While the Pentagon islooking to the next generation of U.S. polar-orbiting weather satellitesprimarily to support its worldwide military operations, the system also willplay a key role in climate research that many experts believe has growingrelevance to national security, according to program officials.
The NationalPolar-orbiting Operational Environmental Satellite System (NPOESS) lost severaldedicated climate research instruments in a June 2006restructuring but still has significant capabilities in this area,according to Dan Stockton, a recently retired Air Force colonel who now servesas program executive officer for NPOESS at the U.S. Commerce Department.
Several former militaryand intelligence officials over the past year have drawn a link between climateresearch and national security. One of the most recent examples is a report bythe Center for Strategic and International Studies and the Center for a NewAmerican Security, two Washington think tanks, entitled "The Age ofConsequences: the Foreign Policy and National Security Implications of GlobalClimate Change."
The authors of thereport, released Nov. 5, include James Woolsey, former director of centralintelligence, and Leon Fuerth, who served as national security advisor to AlGore during his vice presidency.
The report says that ifclimate change follows current trends, it could result in conflicts sparked byresource scarcity, disease proliferation and population migrations.
If the trends worsen,those types of effects could lead to large-scale conflicts, potentiallyinvolving countries with nuclear weapons, according to the report.
The report does not referto NPOESS, which is funded jointly by the Air Force and the National Ocean and Atmospheric Administration, a division of the Commerce Department. But Stockton, in an Oct. 31 interview, said those spacecraft can play an important role inthis area because they still will be able to measure 14 of the 26 variablephenomena deemed by scientists to play a major role in climate change.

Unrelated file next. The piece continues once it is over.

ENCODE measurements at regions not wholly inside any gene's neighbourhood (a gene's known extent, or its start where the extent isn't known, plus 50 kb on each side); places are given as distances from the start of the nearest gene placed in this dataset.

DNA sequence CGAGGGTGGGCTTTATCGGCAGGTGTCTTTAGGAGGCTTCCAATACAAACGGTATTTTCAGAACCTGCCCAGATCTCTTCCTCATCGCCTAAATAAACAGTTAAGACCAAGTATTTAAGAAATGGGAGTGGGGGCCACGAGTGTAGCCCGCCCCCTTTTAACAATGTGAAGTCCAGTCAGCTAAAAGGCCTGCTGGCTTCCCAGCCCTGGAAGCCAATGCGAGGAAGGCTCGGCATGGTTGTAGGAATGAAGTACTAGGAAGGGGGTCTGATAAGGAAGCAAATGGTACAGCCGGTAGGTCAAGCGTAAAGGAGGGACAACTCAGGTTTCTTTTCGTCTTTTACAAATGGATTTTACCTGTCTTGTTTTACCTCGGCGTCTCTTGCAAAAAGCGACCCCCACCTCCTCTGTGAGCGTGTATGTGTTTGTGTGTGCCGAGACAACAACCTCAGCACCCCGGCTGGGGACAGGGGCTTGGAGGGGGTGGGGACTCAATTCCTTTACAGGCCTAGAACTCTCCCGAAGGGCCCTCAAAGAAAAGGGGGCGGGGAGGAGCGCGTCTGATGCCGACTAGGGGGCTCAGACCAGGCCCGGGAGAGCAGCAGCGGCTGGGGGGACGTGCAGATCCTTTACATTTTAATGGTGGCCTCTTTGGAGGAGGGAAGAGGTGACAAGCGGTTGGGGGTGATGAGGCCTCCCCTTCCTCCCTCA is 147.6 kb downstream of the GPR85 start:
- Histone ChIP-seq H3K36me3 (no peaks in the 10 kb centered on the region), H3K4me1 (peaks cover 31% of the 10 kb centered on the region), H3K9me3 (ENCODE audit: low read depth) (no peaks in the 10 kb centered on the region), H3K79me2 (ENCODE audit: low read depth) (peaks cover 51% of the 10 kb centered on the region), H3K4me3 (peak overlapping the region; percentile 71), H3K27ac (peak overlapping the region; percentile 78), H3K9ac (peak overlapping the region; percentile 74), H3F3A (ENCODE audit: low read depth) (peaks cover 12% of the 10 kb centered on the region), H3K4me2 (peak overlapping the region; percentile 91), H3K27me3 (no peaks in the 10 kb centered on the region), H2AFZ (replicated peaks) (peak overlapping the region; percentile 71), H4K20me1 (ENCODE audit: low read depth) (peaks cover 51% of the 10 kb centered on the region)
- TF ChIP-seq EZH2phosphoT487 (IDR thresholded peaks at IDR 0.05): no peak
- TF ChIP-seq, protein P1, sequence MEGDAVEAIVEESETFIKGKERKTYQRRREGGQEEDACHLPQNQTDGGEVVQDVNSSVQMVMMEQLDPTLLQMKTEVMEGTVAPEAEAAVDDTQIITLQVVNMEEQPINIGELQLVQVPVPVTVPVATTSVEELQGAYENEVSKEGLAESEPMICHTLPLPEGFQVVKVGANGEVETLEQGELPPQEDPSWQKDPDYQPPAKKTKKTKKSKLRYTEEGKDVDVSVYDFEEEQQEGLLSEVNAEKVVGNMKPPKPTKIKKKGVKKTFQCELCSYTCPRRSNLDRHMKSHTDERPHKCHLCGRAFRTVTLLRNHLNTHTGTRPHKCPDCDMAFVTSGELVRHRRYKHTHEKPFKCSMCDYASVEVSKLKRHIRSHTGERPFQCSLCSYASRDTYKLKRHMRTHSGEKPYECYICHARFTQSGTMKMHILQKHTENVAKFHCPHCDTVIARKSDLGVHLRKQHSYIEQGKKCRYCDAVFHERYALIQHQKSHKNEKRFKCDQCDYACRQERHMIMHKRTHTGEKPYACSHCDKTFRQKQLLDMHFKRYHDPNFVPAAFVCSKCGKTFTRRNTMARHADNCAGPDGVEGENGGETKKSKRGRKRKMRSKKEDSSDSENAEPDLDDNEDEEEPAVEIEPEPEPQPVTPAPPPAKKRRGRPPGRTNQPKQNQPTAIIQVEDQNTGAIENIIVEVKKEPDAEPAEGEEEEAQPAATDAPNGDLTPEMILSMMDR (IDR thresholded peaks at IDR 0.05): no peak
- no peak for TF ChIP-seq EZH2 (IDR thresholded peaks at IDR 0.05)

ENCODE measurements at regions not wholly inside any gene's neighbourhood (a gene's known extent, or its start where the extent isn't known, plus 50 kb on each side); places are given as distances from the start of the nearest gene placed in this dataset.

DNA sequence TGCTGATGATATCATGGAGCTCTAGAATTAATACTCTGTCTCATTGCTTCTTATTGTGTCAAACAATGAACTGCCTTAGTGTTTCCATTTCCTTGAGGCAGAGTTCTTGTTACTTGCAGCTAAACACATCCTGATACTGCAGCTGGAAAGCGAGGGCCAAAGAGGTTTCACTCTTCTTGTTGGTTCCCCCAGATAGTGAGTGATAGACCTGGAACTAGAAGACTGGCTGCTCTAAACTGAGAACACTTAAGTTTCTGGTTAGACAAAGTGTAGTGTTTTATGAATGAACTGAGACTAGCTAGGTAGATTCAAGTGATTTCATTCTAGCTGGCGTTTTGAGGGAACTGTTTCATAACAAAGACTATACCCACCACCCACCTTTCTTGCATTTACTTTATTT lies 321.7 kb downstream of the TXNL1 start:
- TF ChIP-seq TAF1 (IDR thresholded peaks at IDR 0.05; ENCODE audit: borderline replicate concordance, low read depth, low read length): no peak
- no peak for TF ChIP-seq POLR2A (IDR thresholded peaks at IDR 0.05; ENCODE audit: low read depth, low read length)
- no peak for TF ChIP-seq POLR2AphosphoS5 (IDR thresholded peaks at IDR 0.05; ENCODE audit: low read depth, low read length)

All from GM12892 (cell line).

Some of the variablesthat NPOESS will monitor as part of climate research include water surfacelevels and temperature, sea ice, snow cover and cloud properties.
The Nov. 5 report notesthat snow levels can play into water supplies, particularly in mountainousareas where snow on a mountain can hydrate a region for agriculture when itmelts in the springtime.
Rising water levels couldplay a key role in the disappearance of low-lying coastal areas, leading to amassive migration of hundreds of millions of people, with the most severescenarios involving billions of people being forced to relocate, according tothe report.
The NPOESS satellites arebeing built by Northrop Grumman Space Technology of Redondo Beach, Calif., andscheduled to start launching around 2013.
Members of the HouseScience and Technology Committee raised concern during a June hearing about theimpact on climate research of the 2006 NPOESS restructuring, which was orderedafter the program ran into technical difficultythat drove up its cost dramatically.
A program official saidthe removal of dedicated climate science instruments will have only a limitedimpact on the NPOESS system's contribution to climate change research. But thisofficial also acknowledged that some important measurements that have beenlost.
The elimination of theTotal Solar Irradiance Sensor, for example, will diminish the satellites'contribution to studies intended to differentiate between natural causes ofglobal warming and those associated with human activity, the official said.
The restructuring alsodropped the Earth Radiation Budget Sensor, which monitors subtle long-termshifts in climate patterns. The impact of this move will be felt on thesatellites that follow the first NPOESS platform, which will feature the Cloudsand Earth Radiant Energy System that can take similar measurements, the programofficial said.
The restructuring alsodegraded but did not eliminate altogether the satellites' ability to providemeasurements of ozone and aerosols in the atmosphere, the program officialsaid.
The White Housecurrently is working with NASA and the National Oceanic and AtmosphericAdministration on alternatives for taking the measurements that were lost ordegraded under the restructured NPOESS plan. Among the options is placingseveral instruments on dedicated climate monitoring satellites.
Stockton said the design for the first NPOESS satellite islocked down as part of an effort to keep down risk on the program. However, theclimate research instruments could be restored on the satellites that follow,assuming their interface designs and power requirements do not change, he said.
However, restoring thesemeasurements would require funding from outside the NPOESS program, Stockton said. Those instruments also would need to be ready two years before delivery ofa given NPOESS satellite, he said.
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